Through the Lenses of Anti-Apartheid Photographers

Through the Lenses of Anti-Apartheid Photographers
Adil Bradlow. A support rally for detainees held in Jamieson Hall at the University of Cape Town in 1986.

A Heritage Month exhibition by Anti-Apartheid Photographers at the Market Photo Workshop titled Martyrs, Saints, and Sell-outs

The Market Photo Workshop present Martyrs, Saints, and Sell-outs, a group exhibition through the lenses of anti-apartheid photographers Adil Bradlow, Benny Gool, and Zubeida Vallie.

The photographs of Adil Bradlow, Benny Gool and Zubeida Vallie are brought together for the first time in this group exhibition. From the early 1980s, these then-young photographers and friends were to be found with their cameras documenting contemporary South Africa. This while dodging security police, taking part in protests and being detained on several occasions. Their impressive collections show us a vivid narrative of violence, loss and injury. And, the reverberations of which are subdued in the rhetoric of the post-apartheid landscape.

The three anti-apartheid photographers

AdiI Bradlow

The first of the three anti-apartheid photographers in the exhibition is Adil Bradlow. He began working as a journalist in South Africa through photography covering the anti-apartheid struggle for the Associated Press. After 13 years as a photographer, he switched to television and began working for the South African Broadcasting Corporation. He has also worked for Cable News Network’s London Bureau, CBS News and televison news show 60 Minutes.

As a freelancer based out of Johannesburg, he works for a variety of news companies such as the British Broadcasting Corporation. This also includes Al Jazeera, Sky News and German public-service television broadcaster, Zweites Deutsches Fernsehen, both in South Africa and beyond. Between 2011 and 2012, Bradlow was the Director of Photography on a National Geographic TV series called Battleground Afghanistan. This was a five part series that followed the exploits of a platoon of US Marines in the southern province of Helmand.

He has covered the war on terror worldview throughout his career. He has also worked in hostile environments in Africa, Eastern Europe, South Asia, as well as the Middle East. Adil Bradlow is the co-receipient of the CNN African Journalist of the Year Award for 2009.

Benny Gool

Through the Lenses of Anti-Apartheid Photographers
Benny Gool. Archbishop Tutu speaking in Khayelitsha where the ANC Women’s League pays tribute at a funeral of murdered civic leader, Michael Mapongwana in 1991.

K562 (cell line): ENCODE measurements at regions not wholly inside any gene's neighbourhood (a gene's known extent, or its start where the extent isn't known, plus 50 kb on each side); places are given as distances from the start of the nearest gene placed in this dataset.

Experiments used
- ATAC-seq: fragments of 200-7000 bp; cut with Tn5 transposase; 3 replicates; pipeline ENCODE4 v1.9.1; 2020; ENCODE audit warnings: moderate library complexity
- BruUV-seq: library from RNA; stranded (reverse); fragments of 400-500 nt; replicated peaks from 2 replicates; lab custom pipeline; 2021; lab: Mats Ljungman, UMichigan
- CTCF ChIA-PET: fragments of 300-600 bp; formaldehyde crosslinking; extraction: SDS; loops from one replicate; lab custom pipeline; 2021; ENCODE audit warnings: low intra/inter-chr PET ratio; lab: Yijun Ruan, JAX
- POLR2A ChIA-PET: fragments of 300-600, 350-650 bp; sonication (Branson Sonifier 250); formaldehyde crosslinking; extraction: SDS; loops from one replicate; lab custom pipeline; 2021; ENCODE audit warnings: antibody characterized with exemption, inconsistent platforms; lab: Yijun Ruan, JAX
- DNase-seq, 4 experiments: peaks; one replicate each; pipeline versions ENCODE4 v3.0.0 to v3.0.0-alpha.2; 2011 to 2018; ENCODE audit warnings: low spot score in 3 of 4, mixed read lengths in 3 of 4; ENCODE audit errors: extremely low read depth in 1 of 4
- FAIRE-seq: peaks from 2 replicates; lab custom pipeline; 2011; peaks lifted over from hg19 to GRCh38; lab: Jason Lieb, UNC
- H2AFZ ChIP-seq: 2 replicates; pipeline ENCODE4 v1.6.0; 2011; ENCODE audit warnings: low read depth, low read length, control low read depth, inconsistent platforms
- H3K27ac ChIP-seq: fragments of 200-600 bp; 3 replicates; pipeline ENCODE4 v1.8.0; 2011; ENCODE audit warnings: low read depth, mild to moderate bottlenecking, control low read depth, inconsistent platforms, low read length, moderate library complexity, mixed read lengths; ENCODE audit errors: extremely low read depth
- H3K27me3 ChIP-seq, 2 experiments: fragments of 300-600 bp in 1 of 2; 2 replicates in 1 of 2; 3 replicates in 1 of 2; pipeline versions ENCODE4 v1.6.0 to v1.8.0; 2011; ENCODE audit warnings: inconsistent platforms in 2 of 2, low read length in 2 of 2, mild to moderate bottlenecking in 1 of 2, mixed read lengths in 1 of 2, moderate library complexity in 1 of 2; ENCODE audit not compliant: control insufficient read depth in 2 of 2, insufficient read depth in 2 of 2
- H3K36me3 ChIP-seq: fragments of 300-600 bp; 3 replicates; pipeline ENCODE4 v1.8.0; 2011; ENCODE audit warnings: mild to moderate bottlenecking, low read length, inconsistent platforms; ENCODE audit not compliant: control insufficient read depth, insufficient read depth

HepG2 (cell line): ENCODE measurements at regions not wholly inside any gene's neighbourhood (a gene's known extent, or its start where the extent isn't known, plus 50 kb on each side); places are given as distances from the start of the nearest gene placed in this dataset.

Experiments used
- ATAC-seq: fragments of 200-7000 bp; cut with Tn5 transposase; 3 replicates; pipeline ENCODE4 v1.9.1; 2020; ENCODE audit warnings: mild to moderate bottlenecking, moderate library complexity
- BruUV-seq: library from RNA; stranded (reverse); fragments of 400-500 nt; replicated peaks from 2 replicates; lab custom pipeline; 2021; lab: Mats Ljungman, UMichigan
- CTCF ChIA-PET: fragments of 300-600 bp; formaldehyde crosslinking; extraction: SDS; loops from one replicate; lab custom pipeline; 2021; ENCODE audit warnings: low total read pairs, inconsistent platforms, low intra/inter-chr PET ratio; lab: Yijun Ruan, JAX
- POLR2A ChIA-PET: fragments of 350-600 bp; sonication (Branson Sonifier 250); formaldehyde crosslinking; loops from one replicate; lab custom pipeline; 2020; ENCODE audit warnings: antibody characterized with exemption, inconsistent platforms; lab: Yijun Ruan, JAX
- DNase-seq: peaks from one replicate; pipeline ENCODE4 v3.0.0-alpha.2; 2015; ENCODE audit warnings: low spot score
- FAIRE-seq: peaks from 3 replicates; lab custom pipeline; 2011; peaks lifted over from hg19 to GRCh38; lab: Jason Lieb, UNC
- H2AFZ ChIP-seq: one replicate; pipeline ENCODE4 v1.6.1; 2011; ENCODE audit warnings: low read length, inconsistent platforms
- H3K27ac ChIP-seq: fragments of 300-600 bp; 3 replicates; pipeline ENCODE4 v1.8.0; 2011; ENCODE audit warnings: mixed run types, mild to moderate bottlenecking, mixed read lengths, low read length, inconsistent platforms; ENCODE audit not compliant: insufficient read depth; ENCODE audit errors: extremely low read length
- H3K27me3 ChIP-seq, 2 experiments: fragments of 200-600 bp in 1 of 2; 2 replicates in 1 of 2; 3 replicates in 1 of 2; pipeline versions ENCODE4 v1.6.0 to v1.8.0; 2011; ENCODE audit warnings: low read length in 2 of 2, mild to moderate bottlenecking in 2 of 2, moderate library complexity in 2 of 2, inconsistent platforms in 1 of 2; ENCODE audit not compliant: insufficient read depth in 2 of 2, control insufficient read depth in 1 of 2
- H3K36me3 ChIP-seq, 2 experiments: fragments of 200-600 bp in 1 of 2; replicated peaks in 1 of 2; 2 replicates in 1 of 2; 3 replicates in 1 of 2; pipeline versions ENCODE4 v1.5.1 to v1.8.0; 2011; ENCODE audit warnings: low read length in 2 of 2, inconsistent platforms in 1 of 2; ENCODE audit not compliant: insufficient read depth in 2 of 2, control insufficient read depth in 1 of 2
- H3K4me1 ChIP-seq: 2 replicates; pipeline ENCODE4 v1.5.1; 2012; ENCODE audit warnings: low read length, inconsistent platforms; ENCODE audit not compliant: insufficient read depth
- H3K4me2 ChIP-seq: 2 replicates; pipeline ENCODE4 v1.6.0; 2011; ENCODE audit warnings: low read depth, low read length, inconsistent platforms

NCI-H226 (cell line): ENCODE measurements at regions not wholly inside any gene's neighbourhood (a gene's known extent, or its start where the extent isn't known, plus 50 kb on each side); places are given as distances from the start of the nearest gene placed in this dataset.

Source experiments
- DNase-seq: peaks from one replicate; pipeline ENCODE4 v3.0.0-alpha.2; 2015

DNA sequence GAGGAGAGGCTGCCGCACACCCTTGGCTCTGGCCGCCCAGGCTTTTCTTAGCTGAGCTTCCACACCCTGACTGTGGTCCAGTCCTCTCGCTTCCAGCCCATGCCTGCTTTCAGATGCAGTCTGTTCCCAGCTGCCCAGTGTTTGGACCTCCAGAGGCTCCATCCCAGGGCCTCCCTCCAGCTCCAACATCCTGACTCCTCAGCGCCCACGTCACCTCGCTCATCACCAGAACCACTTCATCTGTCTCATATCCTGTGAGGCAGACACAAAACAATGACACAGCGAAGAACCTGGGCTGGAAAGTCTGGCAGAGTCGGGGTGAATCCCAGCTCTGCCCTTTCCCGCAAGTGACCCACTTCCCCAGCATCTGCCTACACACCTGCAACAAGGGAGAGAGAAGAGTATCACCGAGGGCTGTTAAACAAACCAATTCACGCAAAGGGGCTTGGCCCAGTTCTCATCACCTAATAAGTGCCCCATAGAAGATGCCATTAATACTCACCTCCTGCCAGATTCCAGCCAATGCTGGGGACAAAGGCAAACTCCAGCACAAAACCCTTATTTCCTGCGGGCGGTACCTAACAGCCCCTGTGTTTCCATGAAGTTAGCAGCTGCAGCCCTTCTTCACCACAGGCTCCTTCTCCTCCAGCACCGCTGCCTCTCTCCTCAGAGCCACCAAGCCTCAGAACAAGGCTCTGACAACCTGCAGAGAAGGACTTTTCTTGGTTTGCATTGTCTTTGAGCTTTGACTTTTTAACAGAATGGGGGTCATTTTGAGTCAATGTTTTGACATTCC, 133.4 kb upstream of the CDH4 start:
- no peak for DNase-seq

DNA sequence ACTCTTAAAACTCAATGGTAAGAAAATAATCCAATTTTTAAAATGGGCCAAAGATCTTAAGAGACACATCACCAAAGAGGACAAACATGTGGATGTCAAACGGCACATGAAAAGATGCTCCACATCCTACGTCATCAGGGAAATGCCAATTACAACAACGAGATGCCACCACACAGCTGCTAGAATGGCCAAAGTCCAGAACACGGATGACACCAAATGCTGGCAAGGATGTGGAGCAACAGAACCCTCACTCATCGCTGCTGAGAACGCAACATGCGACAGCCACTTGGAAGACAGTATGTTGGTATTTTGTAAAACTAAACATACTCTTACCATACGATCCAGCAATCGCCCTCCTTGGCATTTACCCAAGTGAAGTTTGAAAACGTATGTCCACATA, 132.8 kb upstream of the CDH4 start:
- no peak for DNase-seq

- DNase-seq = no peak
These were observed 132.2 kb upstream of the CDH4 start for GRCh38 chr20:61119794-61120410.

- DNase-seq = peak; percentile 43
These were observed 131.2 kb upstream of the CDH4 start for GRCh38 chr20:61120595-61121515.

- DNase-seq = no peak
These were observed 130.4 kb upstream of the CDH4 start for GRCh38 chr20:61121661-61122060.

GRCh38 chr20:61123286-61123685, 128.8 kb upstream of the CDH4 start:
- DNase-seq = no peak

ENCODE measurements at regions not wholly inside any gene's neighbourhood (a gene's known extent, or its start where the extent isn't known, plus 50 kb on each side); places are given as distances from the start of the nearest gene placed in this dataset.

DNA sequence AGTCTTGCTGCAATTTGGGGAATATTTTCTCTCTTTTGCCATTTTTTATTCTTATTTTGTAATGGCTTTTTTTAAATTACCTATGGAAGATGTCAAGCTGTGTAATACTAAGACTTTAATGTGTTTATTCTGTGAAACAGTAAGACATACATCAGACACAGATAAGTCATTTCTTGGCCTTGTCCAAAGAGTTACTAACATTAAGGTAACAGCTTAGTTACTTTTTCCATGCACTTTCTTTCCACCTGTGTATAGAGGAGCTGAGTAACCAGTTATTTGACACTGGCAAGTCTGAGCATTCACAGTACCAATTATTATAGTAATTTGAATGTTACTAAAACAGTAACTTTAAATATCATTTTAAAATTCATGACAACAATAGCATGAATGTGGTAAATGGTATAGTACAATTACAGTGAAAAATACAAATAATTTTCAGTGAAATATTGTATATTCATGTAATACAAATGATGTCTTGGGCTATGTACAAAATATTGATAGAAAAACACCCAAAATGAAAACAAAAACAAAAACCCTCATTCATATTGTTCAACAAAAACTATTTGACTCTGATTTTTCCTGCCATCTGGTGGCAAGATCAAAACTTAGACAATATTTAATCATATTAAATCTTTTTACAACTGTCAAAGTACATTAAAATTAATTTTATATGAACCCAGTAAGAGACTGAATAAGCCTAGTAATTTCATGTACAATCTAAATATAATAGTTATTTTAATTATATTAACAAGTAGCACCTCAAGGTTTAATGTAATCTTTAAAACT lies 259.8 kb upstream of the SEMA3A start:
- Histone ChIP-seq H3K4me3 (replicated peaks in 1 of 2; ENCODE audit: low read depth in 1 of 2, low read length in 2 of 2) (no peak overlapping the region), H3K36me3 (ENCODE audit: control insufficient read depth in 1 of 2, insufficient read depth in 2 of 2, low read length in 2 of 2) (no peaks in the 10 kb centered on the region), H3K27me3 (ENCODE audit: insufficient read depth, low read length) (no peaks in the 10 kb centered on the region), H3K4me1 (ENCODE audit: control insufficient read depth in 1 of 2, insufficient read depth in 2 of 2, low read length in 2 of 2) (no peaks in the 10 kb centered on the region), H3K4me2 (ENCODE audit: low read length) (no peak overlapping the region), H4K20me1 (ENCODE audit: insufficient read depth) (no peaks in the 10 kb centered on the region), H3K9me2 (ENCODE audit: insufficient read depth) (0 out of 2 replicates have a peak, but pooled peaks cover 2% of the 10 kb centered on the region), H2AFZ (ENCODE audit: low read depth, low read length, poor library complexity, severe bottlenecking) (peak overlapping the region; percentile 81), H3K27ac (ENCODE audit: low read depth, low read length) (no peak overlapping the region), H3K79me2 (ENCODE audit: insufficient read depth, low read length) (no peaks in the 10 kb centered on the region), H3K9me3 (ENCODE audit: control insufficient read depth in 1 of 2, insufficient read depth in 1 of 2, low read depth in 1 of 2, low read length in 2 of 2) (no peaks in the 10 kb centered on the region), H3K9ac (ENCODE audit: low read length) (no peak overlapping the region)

Benny Gool is the second anti-apartheid photographer and an activist whose archive contains thousands of photographs documenting the liberation struggle, freedom and democracy. Throughout his career, he has documented the injustices of a divided nation and captured the stirring transition to democracy. Including, the tumultuous truth and reconciliation process, and South Africa’s “homecoming” as a respected member of the global community.

Benny Gool began his 20-year career as a professional photographer/camera operator at the alternative newspaper Grassroots. He then worked at the Cape Times, going on to become the chief photographer for the paper. His photographs have been published across the world, and have garnered national awards. These include the Fuji Press Photographer of the Year in 1996, and a commendation for the Ruth First Award for Courageous Journalism in 1997. He is currently working as a freelance cameraman/director.

Zubeida Vallie

Through the Lenses of Anti-Apartheid Photographers
Zubeida Vallie. Attorney Christine Berger, Colleen Lombard and (unknown) outside the Supreme High Court during the Yengeni Trial.

The last of the three anti-apartheid photographers is, Zubeida Vallie. She started photographing in the ‘80s while studying photography at Peninsula Technikon. As a struggle photographer, her images were snapped up by local and international NGOs as well as international news agencies. Her extensive photographic collections indicate an awareness of the role that women played in the anti-apartheid struggle, as well turning points in the political landscape.

Zubeida Vallie was one of the few women, and probably the only woman of colour, who photographed the struggle years on the Cape Flats. Her images capture the violence of the times, but also the ‘other stuff’ beyond the headlines. She is currently a lecturer at CPUT, in the faculty of Informatics and Design.

All images are courtesy of the Market Photo Workshop. For more information, please the website here: The Market Photo Workshop.

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